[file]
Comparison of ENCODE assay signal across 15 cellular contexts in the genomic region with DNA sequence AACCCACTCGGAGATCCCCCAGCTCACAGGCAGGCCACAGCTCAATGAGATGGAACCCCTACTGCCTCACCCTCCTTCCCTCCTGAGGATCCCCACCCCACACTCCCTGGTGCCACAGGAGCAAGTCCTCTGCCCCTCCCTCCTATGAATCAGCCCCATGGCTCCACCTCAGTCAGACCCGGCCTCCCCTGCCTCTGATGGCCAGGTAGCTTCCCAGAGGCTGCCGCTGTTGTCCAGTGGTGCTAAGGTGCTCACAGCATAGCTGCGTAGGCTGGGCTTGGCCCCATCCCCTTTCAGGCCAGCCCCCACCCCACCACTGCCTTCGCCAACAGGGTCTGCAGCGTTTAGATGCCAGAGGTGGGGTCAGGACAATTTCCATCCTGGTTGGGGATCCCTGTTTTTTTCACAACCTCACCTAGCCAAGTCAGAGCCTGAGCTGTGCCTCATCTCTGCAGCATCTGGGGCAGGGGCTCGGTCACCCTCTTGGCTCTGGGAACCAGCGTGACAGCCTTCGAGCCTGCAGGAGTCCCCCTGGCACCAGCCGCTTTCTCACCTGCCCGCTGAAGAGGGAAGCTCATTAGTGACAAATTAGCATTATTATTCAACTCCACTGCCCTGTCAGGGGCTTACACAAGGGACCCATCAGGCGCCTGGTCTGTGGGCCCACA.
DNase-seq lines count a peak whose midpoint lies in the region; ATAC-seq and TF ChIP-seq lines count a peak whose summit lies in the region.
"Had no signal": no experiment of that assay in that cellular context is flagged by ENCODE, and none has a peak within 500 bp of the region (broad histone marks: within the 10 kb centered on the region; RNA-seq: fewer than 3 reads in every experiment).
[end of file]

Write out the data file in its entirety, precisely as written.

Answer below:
Comparison of ENCODE assay signal across 15 cellular contexts in the genomic region with DNA sequence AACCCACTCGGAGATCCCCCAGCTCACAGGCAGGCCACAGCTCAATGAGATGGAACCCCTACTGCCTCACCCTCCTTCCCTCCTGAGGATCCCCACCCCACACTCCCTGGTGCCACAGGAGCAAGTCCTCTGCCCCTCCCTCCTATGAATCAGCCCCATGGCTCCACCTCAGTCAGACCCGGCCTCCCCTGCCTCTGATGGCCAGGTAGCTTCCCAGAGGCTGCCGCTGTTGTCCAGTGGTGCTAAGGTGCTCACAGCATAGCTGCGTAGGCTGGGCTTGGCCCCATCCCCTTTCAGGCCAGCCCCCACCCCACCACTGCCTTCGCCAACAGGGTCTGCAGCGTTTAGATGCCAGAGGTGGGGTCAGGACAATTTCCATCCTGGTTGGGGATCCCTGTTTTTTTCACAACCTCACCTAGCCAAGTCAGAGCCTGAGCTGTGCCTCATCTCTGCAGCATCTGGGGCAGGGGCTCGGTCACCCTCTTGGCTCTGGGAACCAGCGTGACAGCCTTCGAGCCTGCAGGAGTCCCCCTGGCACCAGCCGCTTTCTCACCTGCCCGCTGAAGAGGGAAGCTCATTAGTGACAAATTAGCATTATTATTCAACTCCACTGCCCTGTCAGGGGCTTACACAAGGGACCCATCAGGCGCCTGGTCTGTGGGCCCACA.
DNase-seq lines count a peak whose midpoint lies in the region; ATAC-seq and TF ChIP-seq lines count a peak whose summit lies in the region.
"Had no signal": no experiment of that assay in that cellular context is flagged by ENCODE, and none has a peak within 500 bp of the region (broad histone marks: within the 10 kb centered on the region; RNA-seq: fewer than 3 reads in every experiment).